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Failure of emergency powers reform is major disappointment

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The commentary below was Keli’i Akina’s weekly “President’s Corner” column for April 30, 2021. If you would like to have his columns emailed to you on a regular basis, please call 808-864-1776 or email info@grassrootinstitute.org.
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If the legislative session that ended yesterday had been a sporting event, it would have earned an evocative historical nickname like The Fumble or The Phantom Punch.

That’s because just before the last whistle, the Hawaii Legislature dropped the ball and left viewers frustrated and disappointed.

Going into this year’s session, the expectation had been that the Legislature would address the biggest issues to come out of the COVID-19 pandemic and lockdowns: the fragile economy, the state’s overstretched budget, the flaws in the state’s emergency management statute and issues with health care access.

Unfortunately, their efforts were at best half-measures and at worst total fumbles.

Rather than learning the lessons of the pandemic and saving for a rainy day, the Legislature continued to spend like it was 2019.

Instead of reducing the regulatory and tax burden on residents and local businesses, legislators proposed a wide series of tax hikes. While most of the worst increases failed, a few were approved, including for the rental car surcharge and conveyance tax.

But the biggest disappointment has to be the failure of the bills that would have reformed Hawaii’s emergency powers law. HB103 would have addressed the problem of endless lockdowns under the current law by restoring the balance of powers.

In its final form, HB103 stated that all emergency actions must be consistent with the state Constitution; put parameters on the suspension of laws and required justification for those suspensions; and added a legislative check on the governor by allowing the Legislature to end an emergency by concurrent resolution.

Many of the elements of the bill reflected recommendations made in the Grassroot Institute of Hawaii report Lockdowns Versus Liberty.”

A related bill, SB134, would have prohibited suspension of open records requests during an emergency, but when that measure failed to make it out of conference committee, HB103 was our last hope to address the flaws in the emergency powers statute — something desperately needed to improve transparency and restore trust in both our elected and unelected officials.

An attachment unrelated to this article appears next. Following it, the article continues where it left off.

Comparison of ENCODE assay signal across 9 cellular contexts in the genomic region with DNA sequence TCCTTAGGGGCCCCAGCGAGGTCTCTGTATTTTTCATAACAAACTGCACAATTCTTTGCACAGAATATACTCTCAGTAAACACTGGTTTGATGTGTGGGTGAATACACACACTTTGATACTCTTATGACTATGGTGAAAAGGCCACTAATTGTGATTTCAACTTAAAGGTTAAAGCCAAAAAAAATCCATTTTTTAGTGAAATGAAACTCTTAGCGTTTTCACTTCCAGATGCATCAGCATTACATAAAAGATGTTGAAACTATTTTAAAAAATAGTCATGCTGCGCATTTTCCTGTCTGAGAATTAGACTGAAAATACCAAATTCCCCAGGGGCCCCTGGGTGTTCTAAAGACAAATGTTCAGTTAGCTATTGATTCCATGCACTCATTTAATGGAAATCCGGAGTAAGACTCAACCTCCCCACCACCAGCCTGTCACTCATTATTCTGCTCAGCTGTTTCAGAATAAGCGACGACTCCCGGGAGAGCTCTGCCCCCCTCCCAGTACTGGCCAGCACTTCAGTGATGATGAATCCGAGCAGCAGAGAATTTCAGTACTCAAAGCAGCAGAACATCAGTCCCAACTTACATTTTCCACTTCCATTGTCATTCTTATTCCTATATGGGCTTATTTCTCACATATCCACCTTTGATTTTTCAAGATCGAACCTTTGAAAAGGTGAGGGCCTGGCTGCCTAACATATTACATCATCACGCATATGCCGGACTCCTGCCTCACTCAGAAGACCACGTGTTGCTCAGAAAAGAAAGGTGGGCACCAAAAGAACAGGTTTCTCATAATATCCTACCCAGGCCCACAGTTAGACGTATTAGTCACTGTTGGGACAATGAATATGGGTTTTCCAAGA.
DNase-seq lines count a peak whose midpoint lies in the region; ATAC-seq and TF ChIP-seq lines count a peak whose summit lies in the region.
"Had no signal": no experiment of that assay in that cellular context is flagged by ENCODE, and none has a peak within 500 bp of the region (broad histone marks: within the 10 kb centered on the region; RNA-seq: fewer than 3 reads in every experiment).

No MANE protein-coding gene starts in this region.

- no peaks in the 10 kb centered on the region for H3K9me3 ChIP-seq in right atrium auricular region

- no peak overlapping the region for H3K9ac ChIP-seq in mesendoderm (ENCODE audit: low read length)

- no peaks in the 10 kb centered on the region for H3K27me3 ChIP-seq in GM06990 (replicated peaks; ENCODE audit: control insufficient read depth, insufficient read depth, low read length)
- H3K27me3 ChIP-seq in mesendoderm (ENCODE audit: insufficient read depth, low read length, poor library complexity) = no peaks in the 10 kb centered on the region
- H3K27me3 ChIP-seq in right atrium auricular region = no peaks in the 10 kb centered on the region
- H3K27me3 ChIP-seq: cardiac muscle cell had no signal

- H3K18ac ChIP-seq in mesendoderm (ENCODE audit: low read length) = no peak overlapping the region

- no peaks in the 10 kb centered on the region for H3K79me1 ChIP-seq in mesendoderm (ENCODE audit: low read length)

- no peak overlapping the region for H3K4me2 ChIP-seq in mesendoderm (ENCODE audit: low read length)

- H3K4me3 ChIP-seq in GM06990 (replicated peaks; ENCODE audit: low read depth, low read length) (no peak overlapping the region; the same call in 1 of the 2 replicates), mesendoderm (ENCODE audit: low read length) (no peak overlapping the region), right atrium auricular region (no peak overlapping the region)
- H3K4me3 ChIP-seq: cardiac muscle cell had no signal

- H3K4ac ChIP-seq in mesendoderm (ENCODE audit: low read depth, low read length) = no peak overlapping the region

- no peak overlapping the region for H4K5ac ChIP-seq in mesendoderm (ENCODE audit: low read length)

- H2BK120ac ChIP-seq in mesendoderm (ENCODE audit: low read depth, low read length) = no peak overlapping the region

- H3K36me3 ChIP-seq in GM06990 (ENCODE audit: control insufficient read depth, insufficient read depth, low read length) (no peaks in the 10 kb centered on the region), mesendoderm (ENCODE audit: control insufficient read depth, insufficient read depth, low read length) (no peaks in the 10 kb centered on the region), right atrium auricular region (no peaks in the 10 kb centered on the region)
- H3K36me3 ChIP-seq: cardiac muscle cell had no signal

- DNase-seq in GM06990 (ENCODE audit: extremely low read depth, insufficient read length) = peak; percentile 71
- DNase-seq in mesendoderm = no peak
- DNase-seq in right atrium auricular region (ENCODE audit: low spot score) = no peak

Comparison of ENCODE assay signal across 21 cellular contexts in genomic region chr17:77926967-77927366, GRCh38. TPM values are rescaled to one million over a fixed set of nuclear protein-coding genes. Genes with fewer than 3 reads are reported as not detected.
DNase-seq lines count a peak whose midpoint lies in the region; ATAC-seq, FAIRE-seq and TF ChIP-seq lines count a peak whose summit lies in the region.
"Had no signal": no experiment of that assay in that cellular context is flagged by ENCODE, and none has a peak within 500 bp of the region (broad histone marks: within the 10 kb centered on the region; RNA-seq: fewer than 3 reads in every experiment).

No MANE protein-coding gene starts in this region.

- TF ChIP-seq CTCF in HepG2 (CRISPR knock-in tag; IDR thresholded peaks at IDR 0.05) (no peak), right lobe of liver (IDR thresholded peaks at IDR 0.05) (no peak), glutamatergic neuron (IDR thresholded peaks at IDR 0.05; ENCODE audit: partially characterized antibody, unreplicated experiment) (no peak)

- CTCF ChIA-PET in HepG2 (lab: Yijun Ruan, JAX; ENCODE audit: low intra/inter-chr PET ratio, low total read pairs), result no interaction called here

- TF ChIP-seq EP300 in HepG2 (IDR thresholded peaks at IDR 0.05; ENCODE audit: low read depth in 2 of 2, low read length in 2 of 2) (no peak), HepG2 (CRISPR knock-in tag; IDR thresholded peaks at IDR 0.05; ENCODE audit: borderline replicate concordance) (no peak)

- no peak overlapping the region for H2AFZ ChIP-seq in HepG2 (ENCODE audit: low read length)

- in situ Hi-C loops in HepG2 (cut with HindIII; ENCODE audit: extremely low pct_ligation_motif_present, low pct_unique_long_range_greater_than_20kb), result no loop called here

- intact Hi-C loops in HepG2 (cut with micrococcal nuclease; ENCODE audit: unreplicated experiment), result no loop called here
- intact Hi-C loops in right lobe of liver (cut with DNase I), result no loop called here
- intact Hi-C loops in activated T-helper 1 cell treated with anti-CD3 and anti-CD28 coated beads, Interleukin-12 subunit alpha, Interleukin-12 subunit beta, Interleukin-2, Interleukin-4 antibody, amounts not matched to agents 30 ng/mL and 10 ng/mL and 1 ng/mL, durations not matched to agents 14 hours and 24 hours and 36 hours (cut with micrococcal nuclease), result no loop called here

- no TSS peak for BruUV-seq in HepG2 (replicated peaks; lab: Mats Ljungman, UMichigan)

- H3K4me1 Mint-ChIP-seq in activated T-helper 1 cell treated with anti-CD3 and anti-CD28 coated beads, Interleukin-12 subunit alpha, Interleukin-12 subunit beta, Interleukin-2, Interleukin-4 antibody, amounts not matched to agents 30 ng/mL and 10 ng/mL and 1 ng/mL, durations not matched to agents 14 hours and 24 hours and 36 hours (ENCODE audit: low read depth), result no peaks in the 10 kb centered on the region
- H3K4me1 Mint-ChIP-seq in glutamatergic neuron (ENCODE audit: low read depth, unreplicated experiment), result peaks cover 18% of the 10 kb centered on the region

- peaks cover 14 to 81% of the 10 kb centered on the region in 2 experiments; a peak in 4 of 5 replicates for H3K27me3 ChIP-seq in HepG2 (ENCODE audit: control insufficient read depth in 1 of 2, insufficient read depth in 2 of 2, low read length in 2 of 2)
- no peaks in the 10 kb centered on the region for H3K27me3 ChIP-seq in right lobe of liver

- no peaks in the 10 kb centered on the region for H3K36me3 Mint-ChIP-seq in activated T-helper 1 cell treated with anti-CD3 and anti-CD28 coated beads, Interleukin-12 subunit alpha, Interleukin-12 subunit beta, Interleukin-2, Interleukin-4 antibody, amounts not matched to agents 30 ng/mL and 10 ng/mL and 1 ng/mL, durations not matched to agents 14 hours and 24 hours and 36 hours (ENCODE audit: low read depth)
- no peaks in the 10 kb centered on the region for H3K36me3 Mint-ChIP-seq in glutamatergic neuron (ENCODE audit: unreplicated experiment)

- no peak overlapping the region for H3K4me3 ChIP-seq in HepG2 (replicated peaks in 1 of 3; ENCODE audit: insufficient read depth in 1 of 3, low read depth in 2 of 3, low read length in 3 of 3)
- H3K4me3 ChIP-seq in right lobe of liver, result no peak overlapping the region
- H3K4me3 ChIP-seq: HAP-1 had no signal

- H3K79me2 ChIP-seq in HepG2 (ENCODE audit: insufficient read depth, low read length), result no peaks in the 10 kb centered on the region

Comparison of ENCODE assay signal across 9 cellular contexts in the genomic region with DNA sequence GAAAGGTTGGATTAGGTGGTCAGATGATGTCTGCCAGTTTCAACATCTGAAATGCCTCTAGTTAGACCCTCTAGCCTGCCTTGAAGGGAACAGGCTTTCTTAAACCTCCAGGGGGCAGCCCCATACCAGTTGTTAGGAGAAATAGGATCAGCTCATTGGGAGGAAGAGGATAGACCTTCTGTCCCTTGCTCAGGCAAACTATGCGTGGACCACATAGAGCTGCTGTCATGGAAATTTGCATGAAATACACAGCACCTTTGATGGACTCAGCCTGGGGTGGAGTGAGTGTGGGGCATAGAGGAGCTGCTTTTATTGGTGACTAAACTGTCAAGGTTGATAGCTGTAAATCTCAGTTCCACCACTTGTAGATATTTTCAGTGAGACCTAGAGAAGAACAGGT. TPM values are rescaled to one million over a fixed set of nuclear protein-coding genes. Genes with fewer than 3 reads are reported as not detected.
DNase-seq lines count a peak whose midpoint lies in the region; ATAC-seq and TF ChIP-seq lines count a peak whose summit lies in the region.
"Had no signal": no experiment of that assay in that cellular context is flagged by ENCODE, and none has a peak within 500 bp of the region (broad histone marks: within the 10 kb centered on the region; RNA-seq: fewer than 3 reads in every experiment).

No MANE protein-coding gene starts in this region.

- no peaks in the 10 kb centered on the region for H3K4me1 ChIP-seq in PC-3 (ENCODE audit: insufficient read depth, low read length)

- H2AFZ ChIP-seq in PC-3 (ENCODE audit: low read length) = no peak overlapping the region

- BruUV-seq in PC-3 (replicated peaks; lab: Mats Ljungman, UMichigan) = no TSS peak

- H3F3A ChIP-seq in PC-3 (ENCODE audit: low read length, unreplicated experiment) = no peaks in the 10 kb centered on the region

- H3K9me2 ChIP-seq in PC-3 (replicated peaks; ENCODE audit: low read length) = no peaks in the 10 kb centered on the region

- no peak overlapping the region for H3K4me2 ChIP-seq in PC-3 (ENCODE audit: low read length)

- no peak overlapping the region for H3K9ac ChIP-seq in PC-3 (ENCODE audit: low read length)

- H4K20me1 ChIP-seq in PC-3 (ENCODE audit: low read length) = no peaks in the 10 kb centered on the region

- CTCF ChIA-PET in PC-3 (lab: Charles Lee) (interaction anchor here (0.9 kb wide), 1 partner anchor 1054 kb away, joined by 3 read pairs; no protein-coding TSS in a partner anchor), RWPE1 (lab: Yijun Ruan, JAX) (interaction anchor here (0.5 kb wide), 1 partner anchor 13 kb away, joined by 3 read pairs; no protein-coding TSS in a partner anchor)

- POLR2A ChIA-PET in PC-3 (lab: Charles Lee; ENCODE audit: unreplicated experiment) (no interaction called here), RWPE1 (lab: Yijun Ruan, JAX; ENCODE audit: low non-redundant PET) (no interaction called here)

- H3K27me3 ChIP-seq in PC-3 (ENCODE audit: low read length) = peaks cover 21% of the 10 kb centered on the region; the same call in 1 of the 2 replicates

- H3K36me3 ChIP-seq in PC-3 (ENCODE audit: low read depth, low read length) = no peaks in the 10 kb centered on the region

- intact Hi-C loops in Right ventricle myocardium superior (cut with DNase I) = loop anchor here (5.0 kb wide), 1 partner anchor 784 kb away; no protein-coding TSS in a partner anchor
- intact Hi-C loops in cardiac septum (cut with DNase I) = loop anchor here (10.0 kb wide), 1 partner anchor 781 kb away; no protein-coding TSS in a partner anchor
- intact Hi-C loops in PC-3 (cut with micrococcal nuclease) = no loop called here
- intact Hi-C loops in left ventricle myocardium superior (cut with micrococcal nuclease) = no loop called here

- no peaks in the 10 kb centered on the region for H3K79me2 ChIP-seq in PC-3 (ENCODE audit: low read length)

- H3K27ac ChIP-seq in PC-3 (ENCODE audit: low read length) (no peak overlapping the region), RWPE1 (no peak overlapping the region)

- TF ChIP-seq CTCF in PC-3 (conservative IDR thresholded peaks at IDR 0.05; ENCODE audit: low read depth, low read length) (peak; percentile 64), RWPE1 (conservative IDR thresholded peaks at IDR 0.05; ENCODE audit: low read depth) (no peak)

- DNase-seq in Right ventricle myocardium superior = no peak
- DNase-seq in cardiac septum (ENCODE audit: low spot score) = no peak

HB103 made it through conference committee and even passed the Senate. But then, in a blatantly opaque move, the House sent the bill back to committee, effectively killing it through a political maneuver.

Another important post-COVID reform bill, HB224, received the same treatment. The measure was a modest attempt to reform Hawaii’s so-called certificate-of-need laws, which have been shown to raise the costs and reduce the availability of health care.

In particular, it would have suspended the state’s certificate-of-need requirements for psychiatric and chronic renal dialysis services, and would have been an important first step toward reevaluating the state CON laws as a whole.

The most frustrating thing about the deaths of both HB103 and HB224 is the fact that they never received a real vote. Had the bills failed in a floor vote, at least Hawaii residents would know where their legislators stood on these issues. Instead, they were killed through a political mechanism that shields lawmakers from accountability and further strains the public’s trust in government.

After a difficult year, the people of Hawaii deserved to have their legislators make a real effort to address the effects of the pandemic and the lockdowns, as well as focus on improving their access to health care. Instead, after patiently watching the legislative game play out for four whole months, they saw important reforms fail at virtually the last minute.

While a loyal fan would say, “There’s always next year,” it’s fair to start questioning whether we’re really all working together or whether some people are operating from a different playbook.

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